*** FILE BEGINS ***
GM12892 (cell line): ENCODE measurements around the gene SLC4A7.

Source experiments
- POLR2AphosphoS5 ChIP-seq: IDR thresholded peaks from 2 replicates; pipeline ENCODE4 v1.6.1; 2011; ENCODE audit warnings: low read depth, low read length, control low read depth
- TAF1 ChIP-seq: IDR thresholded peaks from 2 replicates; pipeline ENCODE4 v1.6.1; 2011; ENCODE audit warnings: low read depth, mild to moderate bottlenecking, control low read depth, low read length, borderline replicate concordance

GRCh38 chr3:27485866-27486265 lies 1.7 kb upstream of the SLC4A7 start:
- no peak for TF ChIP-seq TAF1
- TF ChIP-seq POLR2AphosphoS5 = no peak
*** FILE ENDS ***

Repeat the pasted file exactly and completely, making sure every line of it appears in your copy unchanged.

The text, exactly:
GM12892 (cell line): ENCODE measurements around the gene SLC4A7.

Source experiments
- POLR2AphosphoS5 ChIP-seq: IDR thresholded peaks from 2 replicates; pipeline ENCODE4 v1.6.1; 2011; ENCODE audit warnings: low read depth, low read length, control low read depth
- TAF1 ChIP-seq: IDR thresholded peaks from 2 replicates; pipeline ENCODE4 v1.6.1; 2011; ENCODE audit warnings: low read depth, mild to moderate bottlenecking, control low read depth, low read length, borderline replicate concordance

GRCh38 chr3:27485866-27486265 lies 1.7 kb upstream of the SLC4A7 start:
- no peak for TF ChIP-seq TAF1
- TF ChIP-seq POLR2AphosphoS5 = no peak